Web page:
Francis Towne (1739 - 1816)
  • The Force above Skelwith Bridge
Pencil, pen and black and brown inks, watercolour
  • image width 235mm,
  • image length 152mm
  • sheet, verso
  • “Light from the left hand The Force” in pencil and “No18. The force above Skellit bridge / August 12th. 1786 / light from the left hand 3 O Clock. / F.Towne.” in ink
Part of
  • Partially-disbound sketchbook sold by Judith Merivale to H. B. Milling of Squire Gallery
Object Type

Catalogue Number
Description Sources
Paul Oppé notes; 1997 Tate catalogue (image)


Bequeathed by the artist in 1816 to James White of Exeter (1744–1825), on whose death it passed to Towne’s residuary legatee John Herman Merivale (1779–1844) and his successors. Merivale’s granddaughters Maria Sophia Merivale (1853–1928) and Judith Ann Merivale (1860–1945), both of Oxford, inherited the drawing in May 1915 within a partially disbound sketchbook containing FT455, FT462, FT470, FT471, FT472, FT475, FT476, FT477, FT478, FT480, FT494, FT495, FT496. In February 1945 Judith Merivale sold the book to H. B. Milling of the Squire Gallery for £25 (although it is not clear if this drawing was part of that sale). The drawing is untraced until its sale at Phillips on 21 November 1988, lot 18, for £3,600 to Leger Galleries and was in a “Private Collection” in 1997.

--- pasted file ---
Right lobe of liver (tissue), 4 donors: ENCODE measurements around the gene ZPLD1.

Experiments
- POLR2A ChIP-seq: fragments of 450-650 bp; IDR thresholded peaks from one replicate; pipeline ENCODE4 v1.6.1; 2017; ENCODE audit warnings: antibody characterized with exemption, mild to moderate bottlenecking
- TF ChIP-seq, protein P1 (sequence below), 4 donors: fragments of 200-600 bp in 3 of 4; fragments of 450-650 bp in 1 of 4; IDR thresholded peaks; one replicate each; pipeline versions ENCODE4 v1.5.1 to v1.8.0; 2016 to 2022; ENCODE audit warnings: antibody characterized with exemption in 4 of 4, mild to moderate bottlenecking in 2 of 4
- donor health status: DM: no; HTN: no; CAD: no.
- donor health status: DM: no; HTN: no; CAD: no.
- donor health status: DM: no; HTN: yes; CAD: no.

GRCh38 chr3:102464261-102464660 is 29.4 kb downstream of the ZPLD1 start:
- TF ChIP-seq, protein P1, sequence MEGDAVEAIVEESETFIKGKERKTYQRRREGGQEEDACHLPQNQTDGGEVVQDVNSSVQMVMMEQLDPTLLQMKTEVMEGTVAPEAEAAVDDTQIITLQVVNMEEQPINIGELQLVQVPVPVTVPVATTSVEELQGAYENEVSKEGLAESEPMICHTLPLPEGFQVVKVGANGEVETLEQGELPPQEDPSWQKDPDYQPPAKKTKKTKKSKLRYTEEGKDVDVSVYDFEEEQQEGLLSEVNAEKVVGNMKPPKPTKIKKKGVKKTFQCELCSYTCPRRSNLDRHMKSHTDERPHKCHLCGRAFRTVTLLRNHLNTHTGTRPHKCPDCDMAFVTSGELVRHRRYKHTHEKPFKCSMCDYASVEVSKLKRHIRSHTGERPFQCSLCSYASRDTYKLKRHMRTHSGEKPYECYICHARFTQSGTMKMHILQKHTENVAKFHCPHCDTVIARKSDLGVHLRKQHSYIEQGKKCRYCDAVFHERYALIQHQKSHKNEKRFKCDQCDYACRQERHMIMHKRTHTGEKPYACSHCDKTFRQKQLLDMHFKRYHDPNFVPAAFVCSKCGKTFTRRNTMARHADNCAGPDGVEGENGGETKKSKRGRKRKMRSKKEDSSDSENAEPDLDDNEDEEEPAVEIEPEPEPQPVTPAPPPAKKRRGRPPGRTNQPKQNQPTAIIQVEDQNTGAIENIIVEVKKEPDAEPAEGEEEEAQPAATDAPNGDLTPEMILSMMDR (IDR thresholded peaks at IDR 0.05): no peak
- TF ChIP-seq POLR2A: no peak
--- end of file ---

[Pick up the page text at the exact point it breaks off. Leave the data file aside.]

Associated People & Organisations

Private Collection
Leger Galleries, London, 21 November 1988, GBP 3600
Phillips, London, 21 November 1988, lot 18
[?] Horace Bernard Milling (1898 - 1954), London, February 1945, GBP 25
Judith Ann Merivale (1860 - 1945), Oxford, May 1915
Maria Sophia Merivale (1853 - 1928), Oxford, May 1915
John Herman Merivale (1779 - 1844), 1825
James White (1744 - 1825), Exeter, 1816
Exhibition History
Loan Exhibition of Works by Early Devon Painters Born Before the Year 1800, Royal Albert Memorial Museum, 1932, no. 107
Francis Towne, Tate Gallery; Leeds City Art Gallery, 24 June 1997 - 4 January 1998, no. 50


Skelwith Bridge is a village two miles west of Ambleside. Just to its west is the small waterfall in Towne’s drawing, known as Skelwith Force. Presumably sketching while seated on the rocks at bottom right, Towne has cut short the wooded hills top right in order to let in some sky, and has bolstered the mass of stone in the right half of the picture by adding in the rock pile at the top-right corner.

This drawing was still in the 1786 sketchbook when Paul Oppé saw it but by the 1932 exhibition must have been extracted, as it was displayed on its own. It was on a sheet after a view of Clappersgate (FT471) and before an unfinished landscape (FT475).

As well as this drawing, both FT469 and FT473 are dated 12 August.

by Richard Stephens

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